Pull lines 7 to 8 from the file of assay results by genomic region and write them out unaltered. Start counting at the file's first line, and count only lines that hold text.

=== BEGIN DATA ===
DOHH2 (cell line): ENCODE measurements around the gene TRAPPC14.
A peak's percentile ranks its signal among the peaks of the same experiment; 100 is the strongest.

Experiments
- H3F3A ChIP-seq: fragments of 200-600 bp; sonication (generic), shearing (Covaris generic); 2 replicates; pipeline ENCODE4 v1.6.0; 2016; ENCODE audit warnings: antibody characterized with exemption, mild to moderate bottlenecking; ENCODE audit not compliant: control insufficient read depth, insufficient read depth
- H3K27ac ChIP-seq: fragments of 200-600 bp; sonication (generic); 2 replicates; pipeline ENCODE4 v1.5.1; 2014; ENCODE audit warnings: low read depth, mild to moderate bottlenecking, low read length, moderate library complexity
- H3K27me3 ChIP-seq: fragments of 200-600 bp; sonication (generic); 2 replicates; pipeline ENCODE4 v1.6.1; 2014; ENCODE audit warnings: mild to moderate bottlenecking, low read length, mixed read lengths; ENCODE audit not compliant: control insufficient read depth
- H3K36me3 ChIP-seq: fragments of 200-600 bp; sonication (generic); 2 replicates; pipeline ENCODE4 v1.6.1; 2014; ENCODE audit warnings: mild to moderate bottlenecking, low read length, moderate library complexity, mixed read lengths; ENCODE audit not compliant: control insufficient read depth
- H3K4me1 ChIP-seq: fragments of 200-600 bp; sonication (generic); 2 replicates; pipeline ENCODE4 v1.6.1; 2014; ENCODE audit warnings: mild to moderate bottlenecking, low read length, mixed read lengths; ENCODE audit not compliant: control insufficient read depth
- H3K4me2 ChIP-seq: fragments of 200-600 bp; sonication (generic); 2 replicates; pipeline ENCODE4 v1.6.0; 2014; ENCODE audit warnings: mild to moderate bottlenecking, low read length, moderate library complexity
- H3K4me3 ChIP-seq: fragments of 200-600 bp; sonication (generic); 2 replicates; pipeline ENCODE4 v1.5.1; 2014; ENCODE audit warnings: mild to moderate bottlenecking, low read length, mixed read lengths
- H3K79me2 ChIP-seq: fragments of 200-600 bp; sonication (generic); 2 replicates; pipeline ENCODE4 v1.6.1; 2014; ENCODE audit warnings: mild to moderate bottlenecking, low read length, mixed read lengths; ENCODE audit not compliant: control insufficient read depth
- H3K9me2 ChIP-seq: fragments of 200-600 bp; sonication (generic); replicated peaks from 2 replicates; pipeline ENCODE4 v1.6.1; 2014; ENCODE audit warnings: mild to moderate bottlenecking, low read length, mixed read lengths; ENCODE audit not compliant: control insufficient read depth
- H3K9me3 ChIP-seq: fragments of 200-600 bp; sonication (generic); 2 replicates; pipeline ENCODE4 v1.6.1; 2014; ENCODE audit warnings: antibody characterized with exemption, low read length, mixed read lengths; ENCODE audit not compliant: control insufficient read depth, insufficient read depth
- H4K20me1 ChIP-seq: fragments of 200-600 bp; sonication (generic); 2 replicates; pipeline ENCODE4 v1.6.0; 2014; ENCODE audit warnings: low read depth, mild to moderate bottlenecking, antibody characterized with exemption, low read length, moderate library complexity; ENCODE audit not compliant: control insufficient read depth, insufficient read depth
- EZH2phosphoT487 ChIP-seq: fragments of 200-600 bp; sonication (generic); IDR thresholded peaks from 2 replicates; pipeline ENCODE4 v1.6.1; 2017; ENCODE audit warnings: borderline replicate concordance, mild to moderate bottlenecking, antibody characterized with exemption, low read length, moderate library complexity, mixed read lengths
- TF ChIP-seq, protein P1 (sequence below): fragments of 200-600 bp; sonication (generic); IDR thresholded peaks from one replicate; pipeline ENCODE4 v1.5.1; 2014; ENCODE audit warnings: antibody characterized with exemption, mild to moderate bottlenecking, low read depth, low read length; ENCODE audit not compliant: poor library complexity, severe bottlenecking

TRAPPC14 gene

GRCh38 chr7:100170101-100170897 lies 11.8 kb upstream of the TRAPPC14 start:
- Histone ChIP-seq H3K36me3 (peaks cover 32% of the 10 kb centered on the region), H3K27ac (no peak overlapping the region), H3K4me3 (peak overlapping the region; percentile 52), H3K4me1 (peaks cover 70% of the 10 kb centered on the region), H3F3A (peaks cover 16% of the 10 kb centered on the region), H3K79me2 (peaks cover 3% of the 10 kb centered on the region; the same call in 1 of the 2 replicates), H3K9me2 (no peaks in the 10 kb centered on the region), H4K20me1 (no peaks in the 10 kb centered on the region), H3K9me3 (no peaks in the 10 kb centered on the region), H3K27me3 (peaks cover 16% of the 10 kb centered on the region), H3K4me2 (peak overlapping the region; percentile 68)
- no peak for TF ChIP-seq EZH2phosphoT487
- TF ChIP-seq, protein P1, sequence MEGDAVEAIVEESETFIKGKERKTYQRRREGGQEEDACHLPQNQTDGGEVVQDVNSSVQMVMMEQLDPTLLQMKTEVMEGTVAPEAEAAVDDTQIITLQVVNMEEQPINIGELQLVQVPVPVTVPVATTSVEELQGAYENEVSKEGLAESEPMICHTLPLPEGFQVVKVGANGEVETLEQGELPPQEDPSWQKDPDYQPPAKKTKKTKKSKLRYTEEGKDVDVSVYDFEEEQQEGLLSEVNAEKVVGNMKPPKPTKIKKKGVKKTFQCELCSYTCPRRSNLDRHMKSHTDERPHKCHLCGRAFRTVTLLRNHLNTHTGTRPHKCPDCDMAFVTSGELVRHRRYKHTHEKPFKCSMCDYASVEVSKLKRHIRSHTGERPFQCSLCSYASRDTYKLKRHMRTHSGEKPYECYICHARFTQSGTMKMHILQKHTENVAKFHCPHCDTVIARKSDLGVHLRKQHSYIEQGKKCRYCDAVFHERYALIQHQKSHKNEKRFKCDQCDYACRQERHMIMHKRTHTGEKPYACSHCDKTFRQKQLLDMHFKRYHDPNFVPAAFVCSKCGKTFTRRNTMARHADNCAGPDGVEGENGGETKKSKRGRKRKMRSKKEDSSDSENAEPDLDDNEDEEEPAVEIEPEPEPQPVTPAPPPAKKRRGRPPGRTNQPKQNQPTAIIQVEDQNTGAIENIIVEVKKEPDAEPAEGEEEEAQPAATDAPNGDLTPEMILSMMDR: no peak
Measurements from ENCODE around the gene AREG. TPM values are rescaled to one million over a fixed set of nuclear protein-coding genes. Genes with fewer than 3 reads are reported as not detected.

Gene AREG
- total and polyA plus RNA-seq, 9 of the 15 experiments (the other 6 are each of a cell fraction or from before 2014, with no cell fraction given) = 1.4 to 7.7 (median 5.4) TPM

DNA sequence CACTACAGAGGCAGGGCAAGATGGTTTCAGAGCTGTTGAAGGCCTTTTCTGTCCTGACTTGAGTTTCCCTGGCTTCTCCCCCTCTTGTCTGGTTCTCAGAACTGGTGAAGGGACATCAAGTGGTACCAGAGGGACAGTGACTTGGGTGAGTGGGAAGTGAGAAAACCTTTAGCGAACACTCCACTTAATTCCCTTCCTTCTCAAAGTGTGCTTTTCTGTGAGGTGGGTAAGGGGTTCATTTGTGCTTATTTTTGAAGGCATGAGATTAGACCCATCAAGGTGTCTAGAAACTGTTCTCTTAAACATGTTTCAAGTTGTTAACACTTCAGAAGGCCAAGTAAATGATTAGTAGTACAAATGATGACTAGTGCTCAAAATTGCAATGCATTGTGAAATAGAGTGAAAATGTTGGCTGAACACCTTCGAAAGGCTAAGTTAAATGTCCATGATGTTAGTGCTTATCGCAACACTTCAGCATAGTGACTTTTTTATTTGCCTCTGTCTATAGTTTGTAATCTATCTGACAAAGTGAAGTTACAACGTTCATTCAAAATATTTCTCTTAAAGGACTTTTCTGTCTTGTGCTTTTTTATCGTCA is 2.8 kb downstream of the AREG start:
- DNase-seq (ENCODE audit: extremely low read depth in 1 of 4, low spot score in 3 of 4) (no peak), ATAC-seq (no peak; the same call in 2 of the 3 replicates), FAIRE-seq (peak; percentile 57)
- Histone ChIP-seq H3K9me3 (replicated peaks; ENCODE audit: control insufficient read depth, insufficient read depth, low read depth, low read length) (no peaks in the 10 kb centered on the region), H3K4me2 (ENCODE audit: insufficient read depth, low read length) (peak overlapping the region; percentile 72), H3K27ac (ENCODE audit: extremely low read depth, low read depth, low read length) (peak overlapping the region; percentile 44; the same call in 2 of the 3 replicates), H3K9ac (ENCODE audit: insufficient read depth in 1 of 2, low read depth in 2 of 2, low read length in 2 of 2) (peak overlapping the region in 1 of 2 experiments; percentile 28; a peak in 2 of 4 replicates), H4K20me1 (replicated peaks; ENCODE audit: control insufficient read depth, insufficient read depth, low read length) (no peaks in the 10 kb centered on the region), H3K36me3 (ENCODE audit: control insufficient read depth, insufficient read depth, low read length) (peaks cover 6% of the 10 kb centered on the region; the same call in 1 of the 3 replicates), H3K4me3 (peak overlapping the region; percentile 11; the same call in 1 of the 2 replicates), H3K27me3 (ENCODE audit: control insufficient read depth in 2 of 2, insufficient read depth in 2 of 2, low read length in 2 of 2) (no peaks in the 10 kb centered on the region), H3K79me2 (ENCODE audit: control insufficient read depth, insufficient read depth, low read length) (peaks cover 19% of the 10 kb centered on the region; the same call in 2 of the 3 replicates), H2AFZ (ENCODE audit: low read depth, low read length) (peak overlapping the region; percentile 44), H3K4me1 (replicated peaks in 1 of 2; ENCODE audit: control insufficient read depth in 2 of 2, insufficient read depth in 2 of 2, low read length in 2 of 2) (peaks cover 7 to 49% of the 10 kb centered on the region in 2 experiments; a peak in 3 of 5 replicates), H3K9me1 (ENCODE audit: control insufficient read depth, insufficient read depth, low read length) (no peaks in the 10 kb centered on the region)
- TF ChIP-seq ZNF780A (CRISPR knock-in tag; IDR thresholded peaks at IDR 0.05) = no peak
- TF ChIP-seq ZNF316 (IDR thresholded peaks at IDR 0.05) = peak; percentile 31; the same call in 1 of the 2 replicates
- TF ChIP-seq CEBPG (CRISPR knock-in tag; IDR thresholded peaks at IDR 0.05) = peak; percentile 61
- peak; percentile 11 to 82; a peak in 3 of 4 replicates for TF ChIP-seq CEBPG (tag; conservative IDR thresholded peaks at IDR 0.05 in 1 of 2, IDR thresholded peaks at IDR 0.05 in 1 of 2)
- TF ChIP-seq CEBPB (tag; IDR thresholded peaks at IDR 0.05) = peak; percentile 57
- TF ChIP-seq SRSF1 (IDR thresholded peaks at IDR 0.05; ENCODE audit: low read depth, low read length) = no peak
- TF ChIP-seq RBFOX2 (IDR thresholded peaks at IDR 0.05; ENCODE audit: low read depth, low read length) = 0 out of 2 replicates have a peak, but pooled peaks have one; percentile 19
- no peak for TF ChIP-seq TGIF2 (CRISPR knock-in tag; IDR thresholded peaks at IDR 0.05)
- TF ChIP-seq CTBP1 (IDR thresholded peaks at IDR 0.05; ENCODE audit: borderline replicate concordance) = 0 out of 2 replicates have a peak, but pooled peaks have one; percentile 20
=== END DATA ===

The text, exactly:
- H3K36me3 ChIP-seq: fragments of 200-600 bp; sonication (generic); 2 replicates; pipeline ENCODE4 v1.6.1; 2014; ENCODE audit warnings: mild to moderate bottlenecking, low read length, moderate library complexity, mixed read lengths; ENCODE audit not compliant: control insufficient read depth
- H3K4me1 ChIP-seq: fragments of 200-600 bp; sonication (generic); 2 replicates; pipeline ENCODE4 v1.6.1; 2014; ENCODE audit warnings: mild to moderate bottlenecking, low read length, mixed read lengths; ENCODE audit not compliant: control insufficient read depth